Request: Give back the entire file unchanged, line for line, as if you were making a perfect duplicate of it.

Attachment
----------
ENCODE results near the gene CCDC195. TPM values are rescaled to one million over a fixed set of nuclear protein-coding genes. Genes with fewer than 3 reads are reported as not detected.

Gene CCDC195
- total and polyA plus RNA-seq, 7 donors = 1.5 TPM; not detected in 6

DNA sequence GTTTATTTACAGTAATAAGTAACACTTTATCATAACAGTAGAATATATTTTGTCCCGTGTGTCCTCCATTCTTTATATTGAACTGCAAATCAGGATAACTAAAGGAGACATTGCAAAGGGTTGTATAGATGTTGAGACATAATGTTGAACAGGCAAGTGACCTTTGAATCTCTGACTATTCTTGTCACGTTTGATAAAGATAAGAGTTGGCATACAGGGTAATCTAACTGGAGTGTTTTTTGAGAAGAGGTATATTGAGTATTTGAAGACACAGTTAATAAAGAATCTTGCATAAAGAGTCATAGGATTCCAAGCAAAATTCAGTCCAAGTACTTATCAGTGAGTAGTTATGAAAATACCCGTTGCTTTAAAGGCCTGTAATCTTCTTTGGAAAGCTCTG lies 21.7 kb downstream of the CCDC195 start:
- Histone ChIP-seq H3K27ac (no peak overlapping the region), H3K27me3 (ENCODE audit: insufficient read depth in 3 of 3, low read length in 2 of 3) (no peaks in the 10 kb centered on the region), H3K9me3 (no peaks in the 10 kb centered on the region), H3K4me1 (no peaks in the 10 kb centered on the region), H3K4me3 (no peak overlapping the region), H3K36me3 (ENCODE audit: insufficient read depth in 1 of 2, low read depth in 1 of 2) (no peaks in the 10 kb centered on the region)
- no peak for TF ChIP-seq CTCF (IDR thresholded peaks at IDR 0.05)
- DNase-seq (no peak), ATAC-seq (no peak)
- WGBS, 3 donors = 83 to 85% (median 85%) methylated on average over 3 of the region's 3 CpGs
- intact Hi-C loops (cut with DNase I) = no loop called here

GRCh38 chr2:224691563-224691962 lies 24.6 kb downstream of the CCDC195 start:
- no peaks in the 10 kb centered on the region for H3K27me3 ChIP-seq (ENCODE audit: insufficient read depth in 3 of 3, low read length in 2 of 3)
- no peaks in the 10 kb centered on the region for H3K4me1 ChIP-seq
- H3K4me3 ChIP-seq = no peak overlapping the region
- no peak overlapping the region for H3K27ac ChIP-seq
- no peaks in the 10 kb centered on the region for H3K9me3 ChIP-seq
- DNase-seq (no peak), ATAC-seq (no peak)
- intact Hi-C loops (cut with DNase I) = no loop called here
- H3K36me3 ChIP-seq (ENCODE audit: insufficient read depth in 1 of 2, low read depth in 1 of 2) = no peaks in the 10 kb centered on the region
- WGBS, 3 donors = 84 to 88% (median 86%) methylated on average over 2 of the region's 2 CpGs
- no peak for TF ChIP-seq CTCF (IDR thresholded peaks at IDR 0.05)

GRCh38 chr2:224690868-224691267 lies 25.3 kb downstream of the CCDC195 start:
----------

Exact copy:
ENCODE results near the gene CCDC195. TPM values are rescaled to one million over a fixed set of nuclear protein-coding genes. Genes with fewer than 3 reads are reported as not detected.

Gene CCDC195
- total and polyA plus RNA-seq, 7 donors = 1.5 TPM; not detected in 6

DNA sequence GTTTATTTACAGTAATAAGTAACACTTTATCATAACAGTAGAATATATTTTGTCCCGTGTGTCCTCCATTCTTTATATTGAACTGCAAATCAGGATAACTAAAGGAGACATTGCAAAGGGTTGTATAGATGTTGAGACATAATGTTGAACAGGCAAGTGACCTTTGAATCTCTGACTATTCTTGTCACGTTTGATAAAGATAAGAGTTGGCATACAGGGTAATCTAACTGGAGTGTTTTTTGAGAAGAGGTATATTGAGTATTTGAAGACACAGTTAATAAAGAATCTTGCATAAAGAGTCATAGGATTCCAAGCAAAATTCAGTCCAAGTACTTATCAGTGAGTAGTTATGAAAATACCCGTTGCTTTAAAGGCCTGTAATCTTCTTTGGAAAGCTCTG lies 21.7 kb downstream of the CCDC195 start:
- Histone ChIP-seq H3K27ac (no peak overlapping the region), H3K27me3 (ENCODE audit: insufficient read depth in 3 of 3, low read length in 2 of 3) (no peaks in the 10 kb centered on the region), H3K9me3 (no peaks in the 10 kb centered on the region), H3K4me1 (no peaks in the 10 kb centered on the region), H3K4me3 (no peak overlapping the region), H3K36me3 (ENCODE audit: insufficient read depth in 1 of 2, low read depth in 1 of 2) (no peaks in the 10 kb centered on the region)
- no peak for TF ChIP-seq CTCF (IDR thresholded peaks at IDR 0.05)
- DNase-seq (no peak), ATAC-seq (no peak)
- WGBS, 3 donors = 83 to 85% (median 85%) methylated on average over 3 of the region's 3 CpGs
- intact Hi-C loops (cut with DNase I) = no loop called here

GRCh38 chr2:224691563-224691962 lies 24.6 kb downstream of the CCDC195 start:
- no peaks in the 10 kb centered on the region for H3K27me3 ChIP-seq (ENCODE audit: insufficient read depth in 3 of 3, low read length in 2 of 3)
- no peaks in the 10 kb centered on the region for H3K4me1 ChIP-seq
- H3K4me3 ChIP-seq = no peak overlapping the region
- no peak overlapping the region for H3K27ac ChIP-seq
- no peaks in the 10 kb centered on the region for H3K9me3 ChIP-seq
- DNase-seq (no peak), ATAC-seq (no peak)
- intact Hi-C loops (cut with DNase I) = no loop called here
- H3K36me3 ChIP-seq (ENCODE audit: insufficient read depth in 1 of 2, low read depth in 1 of 2) = no peaks in the 10 kb centered on the region
- WGBS, 3 donors = 84 to 88% (median 86%) methylated on average over 2 of the region's 2 CpGs
- no peak for TF ChIP-seq CTCF (IDR thresholded peaks at IDR 0.05)

GRCh38 chr2:224690868-224691267 lies 25.3 kb downstream of the CCDC195 start: